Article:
Stephanie Rawlings-Blake and the coming ninny state

Scott’s post, “The Unmaking of a Mayor,” directs our attention to the stunning exchange between Fox News Channel’s Leland Vittert and Baltimore Mayor Stephanie Rawlings-Blake during her weekly press conference. Vittert was pressing Rawlings-Blake on whether the wave of shootings that has plagued Baltimore is related to the sharp decline in arrests.

Rawlings-Blake looked like a deer in the headlights. I almost wanted to find her a “safe space” and some Play-Doh.

Trying to buy time, the mayor said, “I am not 100 percent sure what you’re doing.” When Vittert responded that, as a journalist, he was asking a question of the mayor, Rawlings-Blake found her way out:

You’re not. You’re being rude, just like you were before. So if you would like to ask a question and give me an opportunity to answer, we can do this. Otherwise, I will end the conference.

Ah, the rudeness card. It shuts down discussion on college campuses; why not at City Hall?

There was a time when the mayor was the toughest SOB in town, out-and-out gangsters excluded. Think of Chicago’s Mayor Daley, Philadelphia’s Mayor Rizzo, or (in more recent times) New York’s Rudy Giuliani.

Modern liberalism hasn’t produced their like, but it has produced mayors who could hold their own, or better, with the press. In Washington, Marion Barry always gave at least as good as he got. In Baltimore, Martin O’Malley didn’t respond to questions by wondering what the questioner was “doing” or by threatening to take his marbles and go home because the questioner was “rude.”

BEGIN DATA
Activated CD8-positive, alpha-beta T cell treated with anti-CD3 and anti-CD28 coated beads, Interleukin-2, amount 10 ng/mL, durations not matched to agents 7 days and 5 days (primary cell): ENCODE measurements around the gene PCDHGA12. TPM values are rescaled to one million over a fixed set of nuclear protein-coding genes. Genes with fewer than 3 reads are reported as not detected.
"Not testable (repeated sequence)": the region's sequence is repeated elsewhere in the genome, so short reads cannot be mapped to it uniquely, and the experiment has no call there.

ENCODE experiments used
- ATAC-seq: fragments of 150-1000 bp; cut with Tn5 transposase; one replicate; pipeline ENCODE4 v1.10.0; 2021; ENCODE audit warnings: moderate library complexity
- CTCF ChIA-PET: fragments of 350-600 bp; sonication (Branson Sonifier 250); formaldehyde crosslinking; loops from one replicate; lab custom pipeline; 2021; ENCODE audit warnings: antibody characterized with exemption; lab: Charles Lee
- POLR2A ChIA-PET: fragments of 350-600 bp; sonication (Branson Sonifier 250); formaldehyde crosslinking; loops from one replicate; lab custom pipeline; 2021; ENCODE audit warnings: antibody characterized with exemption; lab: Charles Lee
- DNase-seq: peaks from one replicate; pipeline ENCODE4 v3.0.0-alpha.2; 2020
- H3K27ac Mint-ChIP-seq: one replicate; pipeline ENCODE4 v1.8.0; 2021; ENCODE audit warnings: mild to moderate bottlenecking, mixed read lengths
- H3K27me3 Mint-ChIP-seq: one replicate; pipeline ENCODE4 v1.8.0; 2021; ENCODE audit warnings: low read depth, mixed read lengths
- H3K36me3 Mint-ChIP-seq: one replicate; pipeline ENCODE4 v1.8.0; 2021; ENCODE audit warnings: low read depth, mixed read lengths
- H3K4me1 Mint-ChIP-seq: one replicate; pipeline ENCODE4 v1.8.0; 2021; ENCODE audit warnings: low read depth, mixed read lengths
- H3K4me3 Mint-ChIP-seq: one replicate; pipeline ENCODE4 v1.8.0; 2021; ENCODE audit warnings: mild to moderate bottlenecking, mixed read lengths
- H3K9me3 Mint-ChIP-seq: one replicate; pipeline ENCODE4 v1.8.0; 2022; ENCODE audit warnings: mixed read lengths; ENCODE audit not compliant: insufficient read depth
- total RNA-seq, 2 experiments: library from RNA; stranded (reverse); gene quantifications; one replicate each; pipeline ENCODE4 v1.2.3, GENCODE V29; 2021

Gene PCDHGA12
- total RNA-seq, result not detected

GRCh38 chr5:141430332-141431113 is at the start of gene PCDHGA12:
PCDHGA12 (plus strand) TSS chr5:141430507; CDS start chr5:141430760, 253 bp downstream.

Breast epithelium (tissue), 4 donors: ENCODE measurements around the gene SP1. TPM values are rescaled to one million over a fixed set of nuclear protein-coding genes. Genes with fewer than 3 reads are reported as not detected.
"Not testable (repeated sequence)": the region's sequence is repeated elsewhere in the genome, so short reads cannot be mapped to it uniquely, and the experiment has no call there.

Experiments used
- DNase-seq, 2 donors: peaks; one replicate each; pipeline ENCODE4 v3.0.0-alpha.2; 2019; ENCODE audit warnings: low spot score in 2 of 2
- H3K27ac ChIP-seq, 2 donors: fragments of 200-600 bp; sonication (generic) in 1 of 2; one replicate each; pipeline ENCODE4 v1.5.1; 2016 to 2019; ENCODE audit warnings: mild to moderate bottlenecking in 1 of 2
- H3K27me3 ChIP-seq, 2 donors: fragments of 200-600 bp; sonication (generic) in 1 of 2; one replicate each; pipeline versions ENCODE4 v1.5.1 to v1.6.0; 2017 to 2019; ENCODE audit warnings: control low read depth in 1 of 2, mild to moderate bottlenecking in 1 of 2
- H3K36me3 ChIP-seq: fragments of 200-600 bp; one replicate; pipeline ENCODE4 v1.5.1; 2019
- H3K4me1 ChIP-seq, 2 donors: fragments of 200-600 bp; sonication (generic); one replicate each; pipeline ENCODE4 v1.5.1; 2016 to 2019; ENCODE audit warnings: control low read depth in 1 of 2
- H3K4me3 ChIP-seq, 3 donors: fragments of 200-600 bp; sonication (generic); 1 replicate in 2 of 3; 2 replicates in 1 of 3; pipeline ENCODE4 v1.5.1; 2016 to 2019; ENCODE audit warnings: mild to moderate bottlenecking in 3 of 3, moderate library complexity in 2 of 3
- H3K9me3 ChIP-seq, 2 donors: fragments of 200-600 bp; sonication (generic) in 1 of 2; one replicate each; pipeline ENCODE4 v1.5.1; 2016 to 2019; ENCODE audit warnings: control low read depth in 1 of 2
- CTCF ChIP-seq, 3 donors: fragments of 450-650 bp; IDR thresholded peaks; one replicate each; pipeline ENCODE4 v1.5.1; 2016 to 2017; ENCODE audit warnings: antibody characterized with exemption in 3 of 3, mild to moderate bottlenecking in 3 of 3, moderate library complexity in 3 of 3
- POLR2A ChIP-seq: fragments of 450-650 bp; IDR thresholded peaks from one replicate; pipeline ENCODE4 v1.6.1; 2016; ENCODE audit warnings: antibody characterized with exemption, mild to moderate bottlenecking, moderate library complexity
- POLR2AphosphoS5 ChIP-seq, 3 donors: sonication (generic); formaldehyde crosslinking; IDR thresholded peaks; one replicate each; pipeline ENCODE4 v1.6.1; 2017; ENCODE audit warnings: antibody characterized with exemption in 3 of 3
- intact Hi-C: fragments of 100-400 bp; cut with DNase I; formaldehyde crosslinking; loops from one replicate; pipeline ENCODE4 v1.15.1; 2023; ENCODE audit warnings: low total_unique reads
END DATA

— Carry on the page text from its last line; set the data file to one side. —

Does Rawlings-Blake represent a new, pathetically weak breed of big city mayors? I don’t follow urban politics closely enough to say.

But Rawlings-Blake has been an up-and-comer. She is Secretary of the Democratic National Committee and vice president of the U.S. Conference of Mayors.

I’m hard pressed to explain Rawlings-Blake’s rise to prominence. However, I may be able to explain why ninnies like her might well have a prominent place in Democratic politics going forward.

Colleges, as I have alluded to twice in this post, have been permitting students to hide from and/or shut down debate with conservatives. Thus, they are producing fewer and fewer liberals capable of arguing with conservatives.

Perhaps more importantly, they are producing more and more voters who don’t expect politicians to do so. Thus, we shouldn’t be shocked if it becomes acceptable to dodge tough questions on the ground that the questioner is “rude.” Or at least okay for women, and especially women of color, to do so.

It has always been assumed that political debate should be a bit rough-and-tumble and that journalists should ask tough questions. But then, it was once assumed that academic debate should be vigorous, with all sides represented and no begging off for hurt feelings.

I think I see the future, and it looks distressingly like Stephanie Rawlings-Blake. And in that future, I detect chaos that conceivably could bring back more “diverse” versions of Richard Daley and Frank Rizzo.

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